The exhibition, titled Shape Shifter, was modestly scaled but nevertheless the most captivating show I saw during that trip, and a highlight of my gallery-going year. (I took Carol Bove, about whom I was writing a book; no slouch herself, Bove said she was hugely impressed.) But it wasn’t new work. It was, like Edelson’s previous show in the same venue, art from the 1970s freshly de-mothballed. The main event was a roomful of painted-plywood cutout ‘figures’, or semiabstractions, or totems, dating from 1974–75: to get in there, you had to step around one, a circle impaled on a triangle, which all but blocked the door. The room, with these human-size and roughly patterned entities gathered around the viewer – heliocentric hemispheres atop triangles, others with schematic upraised arms, one like a giant bird – felt deeply ritualistic, borderline occult, also celebratory, tapping something primordial. ‘The ascending archetypical symbol [sic] of the feminine unfold today in the psyche of modern Everywoman,’ Edelson was quoted as saying in the press release, ‘They encompass the multiple forms of the Great Goddess—Reaching across the centuries we take the hand of our Ancient Sisters.’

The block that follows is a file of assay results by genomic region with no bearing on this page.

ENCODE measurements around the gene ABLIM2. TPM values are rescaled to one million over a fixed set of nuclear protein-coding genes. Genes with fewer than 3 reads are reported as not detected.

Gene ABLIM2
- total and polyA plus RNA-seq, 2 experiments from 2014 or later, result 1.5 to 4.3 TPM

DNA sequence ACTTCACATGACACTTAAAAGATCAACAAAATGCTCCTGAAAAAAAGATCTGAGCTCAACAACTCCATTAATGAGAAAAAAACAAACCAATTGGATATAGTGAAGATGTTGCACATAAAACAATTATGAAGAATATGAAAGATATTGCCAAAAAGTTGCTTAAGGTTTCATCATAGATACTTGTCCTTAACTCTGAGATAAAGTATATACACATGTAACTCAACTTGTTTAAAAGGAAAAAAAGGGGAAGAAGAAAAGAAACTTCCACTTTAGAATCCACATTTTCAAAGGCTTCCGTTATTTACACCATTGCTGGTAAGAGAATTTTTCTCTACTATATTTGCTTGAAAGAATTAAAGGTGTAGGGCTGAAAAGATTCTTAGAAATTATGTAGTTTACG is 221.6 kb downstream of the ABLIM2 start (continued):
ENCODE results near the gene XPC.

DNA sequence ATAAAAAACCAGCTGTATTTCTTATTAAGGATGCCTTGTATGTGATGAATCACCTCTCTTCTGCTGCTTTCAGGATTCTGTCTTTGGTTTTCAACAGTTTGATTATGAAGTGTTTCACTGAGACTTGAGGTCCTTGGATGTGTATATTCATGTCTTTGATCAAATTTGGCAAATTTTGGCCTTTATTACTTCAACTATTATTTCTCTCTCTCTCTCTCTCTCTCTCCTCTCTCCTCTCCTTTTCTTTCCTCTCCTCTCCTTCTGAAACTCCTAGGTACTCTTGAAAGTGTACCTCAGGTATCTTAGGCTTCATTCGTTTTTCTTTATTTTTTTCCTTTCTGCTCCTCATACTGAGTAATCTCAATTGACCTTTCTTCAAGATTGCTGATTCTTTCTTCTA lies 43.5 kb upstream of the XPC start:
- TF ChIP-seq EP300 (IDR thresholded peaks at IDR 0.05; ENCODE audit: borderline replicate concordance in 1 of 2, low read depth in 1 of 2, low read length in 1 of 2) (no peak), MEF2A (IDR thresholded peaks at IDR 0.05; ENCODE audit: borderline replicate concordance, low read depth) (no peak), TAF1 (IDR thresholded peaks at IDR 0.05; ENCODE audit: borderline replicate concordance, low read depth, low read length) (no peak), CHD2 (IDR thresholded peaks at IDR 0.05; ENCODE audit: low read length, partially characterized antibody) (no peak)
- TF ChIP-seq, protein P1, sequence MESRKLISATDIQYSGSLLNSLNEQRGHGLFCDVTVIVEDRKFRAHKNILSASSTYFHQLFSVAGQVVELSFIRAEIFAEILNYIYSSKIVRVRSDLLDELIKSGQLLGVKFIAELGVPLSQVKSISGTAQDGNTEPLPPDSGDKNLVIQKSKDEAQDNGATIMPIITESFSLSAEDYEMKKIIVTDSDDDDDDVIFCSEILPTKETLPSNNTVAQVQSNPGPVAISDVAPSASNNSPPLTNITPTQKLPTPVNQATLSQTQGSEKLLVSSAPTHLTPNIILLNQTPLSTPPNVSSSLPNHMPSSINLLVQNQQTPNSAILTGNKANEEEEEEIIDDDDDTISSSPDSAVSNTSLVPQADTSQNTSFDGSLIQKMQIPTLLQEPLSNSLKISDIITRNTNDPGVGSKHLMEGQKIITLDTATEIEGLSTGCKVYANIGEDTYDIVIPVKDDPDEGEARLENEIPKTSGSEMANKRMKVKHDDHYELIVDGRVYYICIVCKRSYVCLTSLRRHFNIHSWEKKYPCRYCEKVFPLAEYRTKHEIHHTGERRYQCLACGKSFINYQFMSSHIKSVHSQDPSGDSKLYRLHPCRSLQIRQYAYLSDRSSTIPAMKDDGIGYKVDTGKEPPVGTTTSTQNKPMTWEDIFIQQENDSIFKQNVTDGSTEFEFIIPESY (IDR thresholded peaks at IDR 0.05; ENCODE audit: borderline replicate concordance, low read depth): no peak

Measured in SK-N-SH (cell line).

The rest of the show comprised small, startlingly intense black-and-white photographs made at various points during the 1970s. In one, Edelson – assumedly – appeared in a Neolithic cave, sitting in a ring of lights, some kind of strange, streaky illumination whipping its way towards her through the half-dark. In a trio of prints, something dark and blurry shakes high grasses. In another sequence, a cloth-wrapped figure rolls off the side of a cliff. In perhaps the most indelible work, Woman Rising / Sky, from 1973, Edelson stands on scrubland at (seemingly) dusk, arms outraised, an echoing white V – simple postproduction, it seems – shooting upwards above her, cracking the deepening sky. An installation view of a 1974–75 exhibition shows Edelson, then around forty, striking a balletic pose while surrounded by her then-new cutout figures, hand on hip, right foot brought up to left calf.